|Beyond the Marathon: The Grand
Slam of Trail Ultrarunning (140 pg. perfect bound) ISBN
1-884778-15-1, $10.95 + $2.50 P&H. A first person account of running
the Grand Slam (four 100-mile races in fourteen weeks).
To purchase a copy, send your check or money order made out to Bob Boeder (not Hardrock Fever) PO Box 318, Silverton, CO, 81433 E-mail: email@example.com Also see Hardrock Fever: Running 100 Miles in Colorado's San Juan Mountains by Bob.
I can't stop sobbing. Every time I think I have a grip on myself my body is wracked by a new wave of uncontrollable blubbering. All the long lonely hours on the roads and trails, all the sweat and hard work of training, all the blisters, sore feet, aching legs, the expense of flying all over the country to these four races - it has all come down to this. My resolve to become one of the handful of ultrarunners to complete the Grand Slam is dissolving in a puddle of tears. My breakdown comes at Lambs Canyon aid station, the 50- mile point of the Wasatch Front 100 Mile Endurance Run. I am 350 miles into my Grand Slam summer. All the stress of trying to finish four 100 mile trail races in the space of 14 weeks has come crashing down on me, like an avalanche in this rugged western sentinel of the Rocky Mountains. Lambs Canyon aid station is curiously located at an underpass of I-80, the main highway entering Salt Lake City from the east. Aid stations are usually stuck in the middle of nowhere. The interstate follows Parley's Canyon, and I have been running on a trail alongside Parley's Creek. At Lambs Canyon, huge double trailer rigs hurtle by overhead as I bury my face in my arms and howl. I've been running 14 hours, since 5:00 AM. The race course follows trails along the tops and sides of ridges above 8,000 feet. Every so often a canyon cuts into the mountainside. The canyons act like wind tunnels sucking air up from the valley of the Great Salt Lake far below. All day long I have been fighting 40-60 mile per hour winds on the ridge tops. The winds and the altitude are a double whammy, sucking fluids out of my body: I have lost 9 pounds, I'm severely dehydrated and I have stomach cramps and nausea. My dark green piss tells me I am in deep trouble: clear urine would mean I'm well hydrated and in good shape. It's 7 PM. Phantoms wing through the dusk. The moon rises. Thunder and lightning rattle from the high passes. I know what awaits me in the darkness of the next 50 miles: Bear-Ass Pass, elevation 8,140 ft; Desolation Lake, 9,200 ft.; Red Lover's Ridge, 9,900 ft.; Scott's Pass, 9,460 ft; Catherine Pass, 10,480 ft.; Poleline Pass, 8,920; Point of Contention, 9,500 ft. With all my experience why can't I do anything more productive than bawl my eyes out? I'm 52, I've been running for 20 years, and have competed in 250 races from 1 to 100 miles, including 8 triathlons, 34 marathons, and 31 ultras, 8 of them trail 100 milers. Perhaps my collapse is part of the quest, something I have to endure, like crossing a bridge of grief, in order to finish this race, complete the Grand Slam, and get on with the rest of my life. My mind flashes back to December 1993 when I decided to take up the challenge of finishing these four most difficult 100 mile trail races in a single summer.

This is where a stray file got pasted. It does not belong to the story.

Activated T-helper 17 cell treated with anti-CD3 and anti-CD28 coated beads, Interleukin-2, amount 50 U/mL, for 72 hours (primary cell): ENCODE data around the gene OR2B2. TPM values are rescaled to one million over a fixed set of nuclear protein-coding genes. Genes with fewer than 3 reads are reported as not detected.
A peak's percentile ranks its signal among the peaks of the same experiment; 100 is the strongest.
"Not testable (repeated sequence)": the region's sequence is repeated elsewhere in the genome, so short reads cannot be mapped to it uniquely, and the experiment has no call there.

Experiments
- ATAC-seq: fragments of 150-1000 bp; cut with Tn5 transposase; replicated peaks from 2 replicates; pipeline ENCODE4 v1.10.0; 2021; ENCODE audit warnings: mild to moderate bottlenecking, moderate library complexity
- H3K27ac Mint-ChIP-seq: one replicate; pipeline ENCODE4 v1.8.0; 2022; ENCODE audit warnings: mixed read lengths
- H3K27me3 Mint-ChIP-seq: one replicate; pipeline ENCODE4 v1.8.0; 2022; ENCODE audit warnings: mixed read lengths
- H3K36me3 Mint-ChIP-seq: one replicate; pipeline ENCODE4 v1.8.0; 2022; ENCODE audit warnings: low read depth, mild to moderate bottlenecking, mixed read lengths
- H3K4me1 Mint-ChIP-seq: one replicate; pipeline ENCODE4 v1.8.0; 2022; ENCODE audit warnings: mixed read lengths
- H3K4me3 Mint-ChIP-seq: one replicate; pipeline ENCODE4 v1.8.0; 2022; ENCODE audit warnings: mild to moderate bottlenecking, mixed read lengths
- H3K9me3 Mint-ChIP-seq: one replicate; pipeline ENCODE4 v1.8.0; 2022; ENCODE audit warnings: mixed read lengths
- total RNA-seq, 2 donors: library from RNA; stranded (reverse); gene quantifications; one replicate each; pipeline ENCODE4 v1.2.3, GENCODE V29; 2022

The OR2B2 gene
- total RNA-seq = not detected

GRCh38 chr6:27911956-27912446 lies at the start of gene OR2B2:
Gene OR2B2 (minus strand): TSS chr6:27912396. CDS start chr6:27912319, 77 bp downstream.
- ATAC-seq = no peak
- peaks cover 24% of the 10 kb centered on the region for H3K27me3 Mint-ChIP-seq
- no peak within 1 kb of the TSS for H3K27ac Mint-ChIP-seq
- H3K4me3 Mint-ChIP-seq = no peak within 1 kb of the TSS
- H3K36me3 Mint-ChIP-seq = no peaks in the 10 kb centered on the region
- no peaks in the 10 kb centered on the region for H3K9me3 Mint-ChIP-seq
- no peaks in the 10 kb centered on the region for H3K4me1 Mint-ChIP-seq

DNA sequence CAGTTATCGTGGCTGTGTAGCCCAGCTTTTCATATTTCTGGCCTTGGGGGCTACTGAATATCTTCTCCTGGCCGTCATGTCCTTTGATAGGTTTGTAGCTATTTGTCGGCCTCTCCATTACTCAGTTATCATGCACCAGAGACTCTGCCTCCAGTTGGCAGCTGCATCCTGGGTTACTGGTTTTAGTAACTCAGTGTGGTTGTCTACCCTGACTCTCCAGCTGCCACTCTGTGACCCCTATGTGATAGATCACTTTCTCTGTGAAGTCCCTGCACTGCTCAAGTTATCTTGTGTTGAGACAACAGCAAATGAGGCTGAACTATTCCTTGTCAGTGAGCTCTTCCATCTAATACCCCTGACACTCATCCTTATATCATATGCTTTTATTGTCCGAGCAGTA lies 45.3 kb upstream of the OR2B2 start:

"A well written, quick moving adventure tale which combines both the romance and the gritty realism of ultrarunning; filled with practical knowledge for anyone attempting a trail 100 and excellent for non- runners seeking a glimpse of the ultra world."
"Bob has written about the true essence of our sport, ‘Let your reach exceed your grasp.' The nature of an odyssey is wandering, adventure and leaps of faith. Bob has shared with us the obstacles he faced and how he overcame them during a summer of known and unknown challenges, proving without a doubt that not all who wander are lost."
In 1994, Robert Boeder completed the Grand Slam of trail ultrarunning finishing four 100 mile races in the space of 14 weeks. In this first person narrative, he describes the physical, mental, emotional, and spiritual challenges of completing the Old Dominion 100 Miler, the Western States 100 Mile Endurance Run, the Leadville Trail 100, and the Wasatch Front 100 Mile Endurance Run in a single summer. Boeder continues to be an avid runner and race organizer. He has a PhD in history. After teaching for a number of years in universities in Africa and the U.S., he now works for the U.S. Army at Ft. Bragg, North Carolina.